Club king and Madonna protégé Junior Vasquez has been fired from New York's Sound Factory. Insiders say Vasquez' time is up and that the influential gay DJ and house music pioneer should consider retirement. Vasquez was scheduled to put out a new remix record this month. No word yet how his ungracious exit at one of Manhattan's leading dance clubs will affect the album's release schedule.
FLASHBACK: "Fight for the Right to Party" Interview with Junior Vasquez (May, 2002)
Arjan: You have been successful at creating remixes and anthems for over a decade now. What is your secret to longevity?
Junior: Probably having a permanent residency because it helps me to try out ideas for new productions on the dance floor to see how the crowd reacts. Of course, I am also very dedicated to what I do and I am extremely competitive. The crowd challenges me as well, which makes me challenge myself.
Arjan: Do you have any desire to go beyond remixing to make your own songs?
Junior: Yeah, I am getting more into originals productions. Right now, I am working on an album on which I’m co-writing new tunes with another artist. But honestly, I very much like remixing and reproducing songs. It is fun to find underdog songs and re-work them.
Arjan: Have you gone through different stages as a DJ?
Junior: I think so. Especially, with the club scene undergoing changes all the time. Clubs close down, new ones open. That struggle has changed me more than the music itself.
Arjan: You call it a struggle?
Junior: Yes. Don’t get me wrong. I love what I am doing. But the struggle of the actual law enforcement trying to control the scene really tires me out and I sometimes think it is not worth it.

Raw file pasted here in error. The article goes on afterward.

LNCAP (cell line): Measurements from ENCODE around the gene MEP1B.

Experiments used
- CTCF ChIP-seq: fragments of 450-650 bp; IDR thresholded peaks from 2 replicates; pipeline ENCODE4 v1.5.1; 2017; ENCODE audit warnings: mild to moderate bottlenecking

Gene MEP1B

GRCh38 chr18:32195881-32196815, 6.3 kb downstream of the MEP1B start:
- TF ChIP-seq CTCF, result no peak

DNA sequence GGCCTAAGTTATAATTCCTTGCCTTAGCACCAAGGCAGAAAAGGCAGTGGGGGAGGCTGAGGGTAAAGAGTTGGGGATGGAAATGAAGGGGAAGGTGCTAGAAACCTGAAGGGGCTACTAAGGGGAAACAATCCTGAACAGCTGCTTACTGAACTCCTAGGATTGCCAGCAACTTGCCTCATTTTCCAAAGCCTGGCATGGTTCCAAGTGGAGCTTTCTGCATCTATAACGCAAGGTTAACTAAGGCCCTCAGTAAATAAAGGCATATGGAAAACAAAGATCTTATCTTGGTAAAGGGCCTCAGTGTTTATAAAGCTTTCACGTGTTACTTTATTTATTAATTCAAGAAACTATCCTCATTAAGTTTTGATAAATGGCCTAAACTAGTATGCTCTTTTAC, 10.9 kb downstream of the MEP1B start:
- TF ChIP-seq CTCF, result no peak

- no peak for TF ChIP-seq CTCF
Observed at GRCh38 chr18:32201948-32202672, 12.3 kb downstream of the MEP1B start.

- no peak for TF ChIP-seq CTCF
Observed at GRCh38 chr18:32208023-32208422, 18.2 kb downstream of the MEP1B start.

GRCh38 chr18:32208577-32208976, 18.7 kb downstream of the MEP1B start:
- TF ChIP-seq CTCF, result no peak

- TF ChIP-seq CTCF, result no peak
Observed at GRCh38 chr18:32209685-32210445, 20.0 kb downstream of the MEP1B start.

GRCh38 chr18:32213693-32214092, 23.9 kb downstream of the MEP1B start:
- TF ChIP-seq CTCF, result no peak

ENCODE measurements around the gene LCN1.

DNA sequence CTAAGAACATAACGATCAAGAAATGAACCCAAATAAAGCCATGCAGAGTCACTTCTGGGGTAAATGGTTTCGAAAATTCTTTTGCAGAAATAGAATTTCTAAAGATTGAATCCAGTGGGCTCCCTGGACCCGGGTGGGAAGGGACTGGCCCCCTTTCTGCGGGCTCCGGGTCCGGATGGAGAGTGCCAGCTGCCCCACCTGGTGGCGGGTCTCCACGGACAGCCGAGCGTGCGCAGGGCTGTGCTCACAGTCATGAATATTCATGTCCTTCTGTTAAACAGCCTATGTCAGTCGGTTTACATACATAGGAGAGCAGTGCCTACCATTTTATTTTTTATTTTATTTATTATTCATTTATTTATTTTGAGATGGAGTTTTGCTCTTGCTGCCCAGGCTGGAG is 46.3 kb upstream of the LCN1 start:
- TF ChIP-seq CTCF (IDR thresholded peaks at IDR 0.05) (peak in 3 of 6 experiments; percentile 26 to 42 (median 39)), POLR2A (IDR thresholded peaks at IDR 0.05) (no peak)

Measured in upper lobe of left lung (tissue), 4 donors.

Arjan: What did you think when Twilo closed?
Junior: To be honest, I didn’t really care. It is pointless. When anything closes, I don’t look backward, I just look forward to what’s next.
Arjan: Dance music has evolved quickly in the last years. Where do you think dance music will go next?
Junior: We are going back to old-school from the late eighties and early nineties. Like the old Sound Factory movement - not really Chicago house, but slightly more industrialized.
Arjan: How import is the gay audience for you?
Junior: Very. Extremely. It is my base crowd and everybody else like to party around that.
Arjan: Any idea why dance music is so big in gay culture?
Junior: Because we are happy, carefree, we are gay. We just like to party I guess.
Arjan: How is the current club scene at Earth?
Junior: It is an ongoing fight for the right to party
Arjan: Fight to right to party?
Junior: Yeah, and I am not referring to just closing down clubs, but to all concepts of the right to party. Maybe one drink to many, one snort of something to many, or the fact that you party a little bit later than 4am… That’s okay. That’s the right to party. I would like to put out the message that I don’t tolerate excessive drug use. I am not for that at all. But drugs are here and have always been here, alcohol is here and will always be here. The politicians should work with us and not against us. That will only drive things underground, and I will go right back underground with it.
Arjan: You will just go where the party is…
Junior: Exactly. I will MAKE the party...